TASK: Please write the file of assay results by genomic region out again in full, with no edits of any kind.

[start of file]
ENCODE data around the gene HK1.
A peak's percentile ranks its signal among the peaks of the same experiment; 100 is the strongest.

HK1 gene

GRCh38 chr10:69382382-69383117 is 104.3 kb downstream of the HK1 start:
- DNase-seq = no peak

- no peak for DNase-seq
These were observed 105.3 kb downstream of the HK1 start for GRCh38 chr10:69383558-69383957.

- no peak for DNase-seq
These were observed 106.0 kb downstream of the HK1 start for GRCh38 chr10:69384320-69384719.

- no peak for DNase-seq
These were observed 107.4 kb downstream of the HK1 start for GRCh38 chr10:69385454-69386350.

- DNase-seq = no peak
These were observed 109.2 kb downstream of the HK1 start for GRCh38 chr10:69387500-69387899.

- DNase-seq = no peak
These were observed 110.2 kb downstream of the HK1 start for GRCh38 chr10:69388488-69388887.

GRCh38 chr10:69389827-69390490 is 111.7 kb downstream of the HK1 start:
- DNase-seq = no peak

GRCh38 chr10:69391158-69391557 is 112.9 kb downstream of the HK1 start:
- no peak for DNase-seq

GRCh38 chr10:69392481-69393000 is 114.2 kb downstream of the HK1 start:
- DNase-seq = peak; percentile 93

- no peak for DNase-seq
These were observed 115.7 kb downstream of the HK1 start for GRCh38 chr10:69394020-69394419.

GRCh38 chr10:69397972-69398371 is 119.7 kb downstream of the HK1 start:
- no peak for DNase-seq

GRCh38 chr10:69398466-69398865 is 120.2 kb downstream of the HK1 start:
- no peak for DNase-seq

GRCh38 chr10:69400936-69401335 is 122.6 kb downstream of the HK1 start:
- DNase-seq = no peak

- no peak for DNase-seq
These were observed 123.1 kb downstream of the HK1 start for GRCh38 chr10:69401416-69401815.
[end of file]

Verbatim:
ENCODE data around the gene HK1.
A peak's percentile ranks its signal among the peaks of the same experiment; 100 is the strongest.

HK1 gene

GRCh38 chr10:69382382-69383117 is 104.3 kb downstream of the HK1 start:
- DNase-seq = no peak

- no peak for DNase-seq
These were observed 105.3 kb downstream of the HK1 start for GRCh38 chr10:69383558-69383957.

- no peak for DNase-seq
These were observed 106.0 kb downstream of the HK1 start for GRCh38 chr10:69384320-69384719.

- no peak for DNase-seq
These were observed 107.4 kb downstream of the HK1 start for GRCh38 chr10:69385454-69386350.

- DNase-seq = no peak
These were observed 109.2 kb downstream of the HK1 start for GRCh38 chr10:69387500-69387899.

- DNase-seq = no peak
These were observed 110.2 kb downstream of the HK1 start for GRCh38 chr10:69388488-69388887.

GRCh38 chr10:69389827-69390490 is 111.7 kb downstream of the HK1 start:
- DNase-seq = no peak

GRCh38 chr10:69391158-69391557 is 112.9 kb downstream of the HK1 start:
- no peak for DNase-seq

GRCh38 chr10:69392481-69393000 is 114.2 kb downstream of the HK1 start:
- DNase-seq = peak; percentile 93

- no peak for DNase-seq
These were observed 115.7 kb downstream of the HK1 start for GRCh38 chr10:69394020-69394419.

GRCh38 chr10:69397972-69398371 is 119.7 kb downstream of the HK1 start:
- no peak for DNase-seq

GRCh38 chr10:69398466-69398865 is 120.2 kb downstream of the HK1 start:
- no peak for DNase-seq

GRCh38 chr10:69400936-69401335 is 122.6 kb downstream of the HK1 start:
- DNase-seq = no peak

- no peak for DNase-seq
These were observed 123.1 kb downstream of the HK1 start for GRCh38 chr10:69401416-69401815.